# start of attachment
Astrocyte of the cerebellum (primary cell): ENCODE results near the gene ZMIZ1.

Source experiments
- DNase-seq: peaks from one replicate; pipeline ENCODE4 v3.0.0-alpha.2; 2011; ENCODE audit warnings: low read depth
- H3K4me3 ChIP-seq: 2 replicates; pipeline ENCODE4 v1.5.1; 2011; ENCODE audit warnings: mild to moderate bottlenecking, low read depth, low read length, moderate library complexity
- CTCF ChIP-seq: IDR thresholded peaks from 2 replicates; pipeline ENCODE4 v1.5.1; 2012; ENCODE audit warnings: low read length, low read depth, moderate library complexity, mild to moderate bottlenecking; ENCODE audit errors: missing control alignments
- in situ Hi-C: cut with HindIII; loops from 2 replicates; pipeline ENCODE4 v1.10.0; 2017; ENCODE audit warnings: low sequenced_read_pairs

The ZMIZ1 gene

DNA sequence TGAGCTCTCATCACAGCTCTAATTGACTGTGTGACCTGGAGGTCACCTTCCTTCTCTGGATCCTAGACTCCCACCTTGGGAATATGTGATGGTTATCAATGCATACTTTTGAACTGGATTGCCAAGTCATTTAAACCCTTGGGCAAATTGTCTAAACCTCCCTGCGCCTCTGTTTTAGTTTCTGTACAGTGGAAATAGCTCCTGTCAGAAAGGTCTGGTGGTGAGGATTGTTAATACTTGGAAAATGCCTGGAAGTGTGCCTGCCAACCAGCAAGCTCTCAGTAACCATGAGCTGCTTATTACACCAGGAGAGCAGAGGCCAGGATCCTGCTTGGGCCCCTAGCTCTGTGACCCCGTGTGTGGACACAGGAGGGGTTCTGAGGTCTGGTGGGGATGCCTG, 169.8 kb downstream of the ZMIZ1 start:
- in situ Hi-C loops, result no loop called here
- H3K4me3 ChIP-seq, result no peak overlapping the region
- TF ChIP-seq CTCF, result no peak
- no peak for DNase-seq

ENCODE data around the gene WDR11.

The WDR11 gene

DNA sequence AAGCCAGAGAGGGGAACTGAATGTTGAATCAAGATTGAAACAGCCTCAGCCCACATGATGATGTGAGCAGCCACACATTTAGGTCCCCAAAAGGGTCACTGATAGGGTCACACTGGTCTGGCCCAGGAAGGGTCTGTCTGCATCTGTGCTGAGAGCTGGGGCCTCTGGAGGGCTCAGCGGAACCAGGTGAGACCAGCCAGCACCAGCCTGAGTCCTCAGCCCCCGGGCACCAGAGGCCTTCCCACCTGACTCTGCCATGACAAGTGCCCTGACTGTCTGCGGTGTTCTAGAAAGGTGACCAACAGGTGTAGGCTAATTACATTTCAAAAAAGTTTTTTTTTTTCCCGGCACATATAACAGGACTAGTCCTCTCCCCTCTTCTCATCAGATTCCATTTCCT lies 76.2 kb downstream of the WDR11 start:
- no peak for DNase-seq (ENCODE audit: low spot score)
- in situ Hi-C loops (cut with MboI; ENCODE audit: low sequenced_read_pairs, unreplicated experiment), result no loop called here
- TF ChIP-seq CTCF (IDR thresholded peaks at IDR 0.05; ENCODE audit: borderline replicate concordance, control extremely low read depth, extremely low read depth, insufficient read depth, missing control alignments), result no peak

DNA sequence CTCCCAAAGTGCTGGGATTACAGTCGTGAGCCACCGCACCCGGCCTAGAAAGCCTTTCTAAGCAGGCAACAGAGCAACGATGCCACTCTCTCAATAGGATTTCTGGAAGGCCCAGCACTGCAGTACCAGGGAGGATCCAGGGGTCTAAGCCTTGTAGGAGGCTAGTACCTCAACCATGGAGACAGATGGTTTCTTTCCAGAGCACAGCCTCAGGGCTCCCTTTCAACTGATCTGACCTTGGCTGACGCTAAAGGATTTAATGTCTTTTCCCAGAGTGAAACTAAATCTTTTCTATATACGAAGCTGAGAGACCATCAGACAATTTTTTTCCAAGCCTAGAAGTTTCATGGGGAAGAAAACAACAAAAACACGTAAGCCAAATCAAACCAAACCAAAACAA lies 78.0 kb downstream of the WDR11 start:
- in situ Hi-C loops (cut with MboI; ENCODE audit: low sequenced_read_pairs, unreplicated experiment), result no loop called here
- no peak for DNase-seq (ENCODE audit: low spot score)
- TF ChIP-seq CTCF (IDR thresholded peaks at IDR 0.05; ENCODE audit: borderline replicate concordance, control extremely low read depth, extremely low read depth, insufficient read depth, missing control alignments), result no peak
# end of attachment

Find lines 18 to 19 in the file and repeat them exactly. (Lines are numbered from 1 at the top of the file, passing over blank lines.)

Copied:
- TF ChIP-seq CTCF (IDR thresholded peaks at IDR 0.05; ENCODE audit: borderline replicate concordance, control extremely low read depth, extremely low read depth, insufficient read depth, missing control alignments), result no peak

DNA sequence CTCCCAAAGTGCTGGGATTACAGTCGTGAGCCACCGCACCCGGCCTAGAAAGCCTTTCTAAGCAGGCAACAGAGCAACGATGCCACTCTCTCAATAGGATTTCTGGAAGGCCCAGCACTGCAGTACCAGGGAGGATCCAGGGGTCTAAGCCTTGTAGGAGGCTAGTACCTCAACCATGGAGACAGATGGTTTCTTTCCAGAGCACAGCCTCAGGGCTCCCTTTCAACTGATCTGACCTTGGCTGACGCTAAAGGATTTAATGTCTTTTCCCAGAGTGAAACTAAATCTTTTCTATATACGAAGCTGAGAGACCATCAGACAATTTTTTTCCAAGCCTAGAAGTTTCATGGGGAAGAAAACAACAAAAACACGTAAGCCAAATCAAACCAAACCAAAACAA lies 78.0 kb downstream of the WDR11 start: